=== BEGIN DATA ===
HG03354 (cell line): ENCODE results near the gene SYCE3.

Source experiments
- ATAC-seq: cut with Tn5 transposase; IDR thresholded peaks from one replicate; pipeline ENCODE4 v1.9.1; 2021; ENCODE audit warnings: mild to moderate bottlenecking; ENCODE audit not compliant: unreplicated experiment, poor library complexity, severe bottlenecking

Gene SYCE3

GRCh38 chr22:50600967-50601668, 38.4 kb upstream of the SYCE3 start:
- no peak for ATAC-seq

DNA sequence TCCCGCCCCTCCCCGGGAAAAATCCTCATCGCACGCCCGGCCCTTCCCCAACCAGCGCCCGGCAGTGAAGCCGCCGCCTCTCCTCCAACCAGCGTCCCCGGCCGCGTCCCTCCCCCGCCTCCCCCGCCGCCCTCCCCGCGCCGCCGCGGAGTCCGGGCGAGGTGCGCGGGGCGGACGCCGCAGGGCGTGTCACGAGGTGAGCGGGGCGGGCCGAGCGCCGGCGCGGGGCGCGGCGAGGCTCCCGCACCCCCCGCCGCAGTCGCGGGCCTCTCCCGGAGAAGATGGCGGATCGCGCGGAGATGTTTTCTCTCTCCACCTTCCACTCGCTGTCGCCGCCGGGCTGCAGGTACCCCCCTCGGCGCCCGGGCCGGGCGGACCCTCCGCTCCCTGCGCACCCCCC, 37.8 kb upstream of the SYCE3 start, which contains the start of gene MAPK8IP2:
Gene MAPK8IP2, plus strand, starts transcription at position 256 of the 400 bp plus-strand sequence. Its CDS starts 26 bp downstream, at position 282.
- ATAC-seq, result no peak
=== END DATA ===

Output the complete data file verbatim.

HG03354 (cell line): ENCODE results near the gene SYCE3.

Source experiments
- ATAC-seq: cut with Tn5 transposase; IDR thresholded peaks from one replicate; pipeline ENCODE4 v1.9.1; 2021; ENCODE audit warnings: mild to moderate bottlenecking; ENCODE audit not compliant: unreplicated experiment, poor library complexity, severe bottlenecking

Gene SYCE3

GRCh38 chr22:50600967-50601668, 38.4 kb upstream of the SYCE3 start:
- no peak for ATAC-seq

DNA sequence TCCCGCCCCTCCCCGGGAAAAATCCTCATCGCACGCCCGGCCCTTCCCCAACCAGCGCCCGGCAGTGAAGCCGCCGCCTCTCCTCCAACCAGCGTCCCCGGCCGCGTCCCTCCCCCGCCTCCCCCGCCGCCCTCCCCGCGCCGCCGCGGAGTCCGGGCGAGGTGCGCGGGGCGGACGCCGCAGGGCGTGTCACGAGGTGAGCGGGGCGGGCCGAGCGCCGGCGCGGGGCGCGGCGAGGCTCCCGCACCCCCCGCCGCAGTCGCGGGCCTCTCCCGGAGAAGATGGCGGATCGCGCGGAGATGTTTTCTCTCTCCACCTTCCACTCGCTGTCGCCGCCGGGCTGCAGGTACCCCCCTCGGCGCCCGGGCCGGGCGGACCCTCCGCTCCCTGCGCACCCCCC, 37.8 kb upstream of the SYCE3 start, which contains the start of gene MAPK8IP2:
Gene MAPK8IP2, plus strand, starts transcription at position 256 of the 400 bp plus-strand sequence. Its CDS starts 26 bp downstream, at position 282.
- ATAC-seq, result no peak